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Mario & Luigi: Bowser's Inside Story

BUPA Troopa.

Dark blue icons of video game controllers on a light blue background
Image credit: Eurogamer

You know what? After years of resisting it, I'm going to give in. I'm done rescuing princesses and ducking Bullet Bills. I've finally embraced my inner Bowser, and I couldn't be happier. Crushing stuff underfoot, burning things with flaming breath: why was I missing out on this for so long? I may even write a self-help book on the subject.

Bowser's Inside Story (the title doesn't refer to the Mushroom Kingdom's answer to Panorama, unfortunately) isn't the first time you've been allowed to play as Mario's oddly lovable foe, but it's both the most gimmicky and the most thorough opportunity you're ever likely to enjoy. Through the course of a 20-hour narrative, you'll get to know the boss of the Koopa Troopas inside out, exploring everything from Rump Command to the Nose Deck, learning to appreciate all aspects of his tortured and rather complex personality: the constant stream of sniggering asides (it's a cry for help), his minion-motivating skills, and the way he barrels through enemies and fragile landmarks with the mildest shove of his gigantic paw.

And the truth? It feels pretty good to be Bowser, thanks. After years of picking a path carefully around threats, jumping out of harm's way, and tackling challengers mostly from above, it's a pleasure to put those cares aside and relish a few hours of spiky, tortoise-shelled power.

Mario and Luigi haven't been forgotten, of course, but they spend a large part of this surprisingly deep RPG - the sequel to Partners in Time and the GBA's luminously cuddly Superstar Saga - creeping around unmentionable locations within the rubbery inner spaces of their greatest nemesis, sparking nerve endings to life, unblocking arteries and hitting strange nodules with hammers. Inside Story retains the fairytale simplicity of the previous games' plotting, but there's a new layer of gunk-tank ickiness to proceedings that sits surprisingly well with Alphadream's more self-aware take on the Mushroom Kingdom.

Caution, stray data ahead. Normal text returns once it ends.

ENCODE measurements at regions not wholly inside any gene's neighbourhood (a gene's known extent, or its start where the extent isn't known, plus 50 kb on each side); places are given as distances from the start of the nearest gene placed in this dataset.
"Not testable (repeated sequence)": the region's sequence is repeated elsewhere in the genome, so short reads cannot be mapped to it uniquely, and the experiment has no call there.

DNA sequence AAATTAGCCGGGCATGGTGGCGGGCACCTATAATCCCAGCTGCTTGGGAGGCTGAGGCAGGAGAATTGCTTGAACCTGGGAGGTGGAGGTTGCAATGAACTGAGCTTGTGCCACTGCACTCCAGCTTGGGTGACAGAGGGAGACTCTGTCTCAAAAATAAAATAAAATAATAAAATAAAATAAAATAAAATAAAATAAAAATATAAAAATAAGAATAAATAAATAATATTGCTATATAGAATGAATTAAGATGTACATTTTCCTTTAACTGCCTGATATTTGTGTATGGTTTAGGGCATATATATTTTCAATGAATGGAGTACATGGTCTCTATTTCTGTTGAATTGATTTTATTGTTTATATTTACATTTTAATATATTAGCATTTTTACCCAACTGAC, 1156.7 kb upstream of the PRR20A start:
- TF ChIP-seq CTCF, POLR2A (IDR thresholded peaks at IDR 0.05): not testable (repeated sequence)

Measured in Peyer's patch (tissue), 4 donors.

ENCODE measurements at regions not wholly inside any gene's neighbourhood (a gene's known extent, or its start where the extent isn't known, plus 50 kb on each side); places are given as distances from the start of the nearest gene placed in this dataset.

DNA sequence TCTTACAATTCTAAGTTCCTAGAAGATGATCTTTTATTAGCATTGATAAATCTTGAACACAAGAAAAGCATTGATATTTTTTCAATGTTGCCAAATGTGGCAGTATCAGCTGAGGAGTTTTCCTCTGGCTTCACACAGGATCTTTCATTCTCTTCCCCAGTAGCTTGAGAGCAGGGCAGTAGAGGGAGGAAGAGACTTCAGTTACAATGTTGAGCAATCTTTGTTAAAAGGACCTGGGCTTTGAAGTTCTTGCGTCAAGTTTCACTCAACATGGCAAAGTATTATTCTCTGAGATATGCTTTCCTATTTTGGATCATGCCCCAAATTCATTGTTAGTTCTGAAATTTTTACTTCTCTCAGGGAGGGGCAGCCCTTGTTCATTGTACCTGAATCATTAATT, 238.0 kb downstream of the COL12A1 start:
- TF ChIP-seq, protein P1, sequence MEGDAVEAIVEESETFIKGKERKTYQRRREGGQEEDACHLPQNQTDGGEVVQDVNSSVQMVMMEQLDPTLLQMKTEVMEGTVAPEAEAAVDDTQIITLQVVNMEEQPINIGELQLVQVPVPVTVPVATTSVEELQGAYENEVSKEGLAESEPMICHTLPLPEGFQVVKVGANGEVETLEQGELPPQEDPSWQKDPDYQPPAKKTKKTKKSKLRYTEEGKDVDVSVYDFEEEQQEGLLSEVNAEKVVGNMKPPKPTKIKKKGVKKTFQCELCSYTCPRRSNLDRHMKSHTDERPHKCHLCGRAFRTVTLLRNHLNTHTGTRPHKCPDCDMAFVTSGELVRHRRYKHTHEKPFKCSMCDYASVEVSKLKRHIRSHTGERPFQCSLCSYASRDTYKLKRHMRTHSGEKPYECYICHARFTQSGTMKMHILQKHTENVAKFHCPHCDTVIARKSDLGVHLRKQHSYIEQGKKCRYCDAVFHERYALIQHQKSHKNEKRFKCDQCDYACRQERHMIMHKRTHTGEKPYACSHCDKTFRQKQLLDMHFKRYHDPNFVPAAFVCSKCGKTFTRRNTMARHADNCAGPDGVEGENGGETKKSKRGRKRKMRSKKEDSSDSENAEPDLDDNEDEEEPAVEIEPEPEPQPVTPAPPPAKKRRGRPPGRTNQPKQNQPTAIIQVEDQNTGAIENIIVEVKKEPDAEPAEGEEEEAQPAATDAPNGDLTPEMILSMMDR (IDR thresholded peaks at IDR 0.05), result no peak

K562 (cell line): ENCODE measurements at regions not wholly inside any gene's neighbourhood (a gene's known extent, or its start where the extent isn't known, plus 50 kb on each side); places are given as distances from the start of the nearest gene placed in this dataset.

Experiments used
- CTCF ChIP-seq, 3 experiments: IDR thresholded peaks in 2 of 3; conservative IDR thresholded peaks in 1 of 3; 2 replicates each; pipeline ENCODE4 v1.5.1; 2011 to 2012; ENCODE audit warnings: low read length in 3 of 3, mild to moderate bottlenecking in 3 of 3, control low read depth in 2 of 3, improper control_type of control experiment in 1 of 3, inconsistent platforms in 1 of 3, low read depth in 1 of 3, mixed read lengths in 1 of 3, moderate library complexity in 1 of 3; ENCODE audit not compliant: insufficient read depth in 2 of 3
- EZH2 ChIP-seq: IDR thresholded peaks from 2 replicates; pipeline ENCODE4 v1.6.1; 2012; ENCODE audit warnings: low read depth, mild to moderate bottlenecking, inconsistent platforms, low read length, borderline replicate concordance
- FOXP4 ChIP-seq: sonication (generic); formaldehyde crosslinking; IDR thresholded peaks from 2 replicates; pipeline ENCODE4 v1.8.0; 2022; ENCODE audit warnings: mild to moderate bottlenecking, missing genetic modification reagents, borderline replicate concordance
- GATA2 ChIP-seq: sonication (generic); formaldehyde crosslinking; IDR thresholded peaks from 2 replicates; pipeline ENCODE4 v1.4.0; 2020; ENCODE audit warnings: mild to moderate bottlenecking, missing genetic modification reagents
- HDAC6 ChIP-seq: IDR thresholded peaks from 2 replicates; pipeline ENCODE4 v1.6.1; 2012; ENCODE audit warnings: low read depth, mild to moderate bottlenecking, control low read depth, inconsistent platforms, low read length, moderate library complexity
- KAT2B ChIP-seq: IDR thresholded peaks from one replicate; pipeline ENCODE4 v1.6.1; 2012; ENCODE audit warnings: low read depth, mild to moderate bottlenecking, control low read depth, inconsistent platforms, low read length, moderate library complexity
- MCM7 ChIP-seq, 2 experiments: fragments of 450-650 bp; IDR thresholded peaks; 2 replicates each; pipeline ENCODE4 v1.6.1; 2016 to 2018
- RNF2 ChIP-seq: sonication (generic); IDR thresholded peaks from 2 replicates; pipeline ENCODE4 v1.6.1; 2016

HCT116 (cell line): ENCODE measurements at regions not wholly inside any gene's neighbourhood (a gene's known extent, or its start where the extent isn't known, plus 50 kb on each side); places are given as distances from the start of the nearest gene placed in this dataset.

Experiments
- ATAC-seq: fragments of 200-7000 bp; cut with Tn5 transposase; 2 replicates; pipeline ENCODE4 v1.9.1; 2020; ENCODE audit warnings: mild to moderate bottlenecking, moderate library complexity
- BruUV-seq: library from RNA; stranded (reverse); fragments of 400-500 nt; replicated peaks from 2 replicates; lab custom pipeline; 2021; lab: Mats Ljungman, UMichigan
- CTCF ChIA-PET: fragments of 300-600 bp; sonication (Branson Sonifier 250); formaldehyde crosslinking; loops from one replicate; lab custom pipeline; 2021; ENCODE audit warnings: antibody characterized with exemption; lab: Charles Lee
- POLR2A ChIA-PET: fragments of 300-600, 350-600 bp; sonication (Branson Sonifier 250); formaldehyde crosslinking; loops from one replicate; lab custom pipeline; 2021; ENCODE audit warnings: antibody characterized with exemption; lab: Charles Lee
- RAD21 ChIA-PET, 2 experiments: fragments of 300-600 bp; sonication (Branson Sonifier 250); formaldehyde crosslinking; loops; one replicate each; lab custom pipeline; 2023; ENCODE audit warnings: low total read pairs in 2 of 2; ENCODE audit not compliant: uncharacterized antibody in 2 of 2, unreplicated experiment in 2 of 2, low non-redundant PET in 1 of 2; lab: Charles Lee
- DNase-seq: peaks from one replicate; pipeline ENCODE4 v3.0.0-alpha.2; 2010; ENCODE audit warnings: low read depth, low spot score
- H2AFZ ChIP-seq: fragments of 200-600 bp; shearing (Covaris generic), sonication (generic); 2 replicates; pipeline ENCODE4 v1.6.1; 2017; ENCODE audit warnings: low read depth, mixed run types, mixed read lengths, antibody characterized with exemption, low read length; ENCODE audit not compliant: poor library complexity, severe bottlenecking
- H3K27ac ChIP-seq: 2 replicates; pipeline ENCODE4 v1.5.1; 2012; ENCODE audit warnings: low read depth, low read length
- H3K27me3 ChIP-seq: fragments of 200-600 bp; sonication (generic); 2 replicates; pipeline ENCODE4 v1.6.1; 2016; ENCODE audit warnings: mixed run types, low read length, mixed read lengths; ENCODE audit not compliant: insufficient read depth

Bowser's new minion attacks are activated via stylus - like so much else in the adventure, they feel a bit like a mini-game.

It starts, rather topically, with a nasty epidemic: everyone's coming down with the blorbs, a mysterious virus that causes them to swell to five times their normal size and roll around helplessly. Mario and Luigi are called in to investigate, but before they can get to the lab and start first-stage drug trials and double-blind placebo tests, they're swallowed up by Bowser, who's been drugged with a poisoned mushroom by series regular Fawful, causing him to inhale half the local population. From deep within their old enemy's internal organs, it's up to our heroes to power Bowser back up again with some rudimentary hands-on surgery, before taking the fight to Fawful and returning everything to normal.

Granted, there aren't many game franchises which would choose to take you inside one of the cast members for a sequel - if Halo: Colon Evolved was ever kicked around at Microsoft, it must have been at the end of a very long day, in which an awful lot of red-ringed 360s got sent back to the office - but Inside Story manages to pull the whole thing off effortlessly. It builds the rather disgusting premise into a clean-lined RPG, switching back and forth between Bowser's fairly brutal approach to exploring the over-world with the unfortunate plumbers' puzzle-heavy adventures, mostly located within his body.

It's a winning blend of game styles, but the show-stopping moments come when you need to co-ordinate between the two plotlines, filling Bowser with water, say, to open free-floating doors within his intestines for Mario and Luigi to slip through, or manipulating the monster's muscles from the inside so that he can lift boulders or bust open new locations. In other words, it's Zelda: A Link to the Past with a questionable medical degree.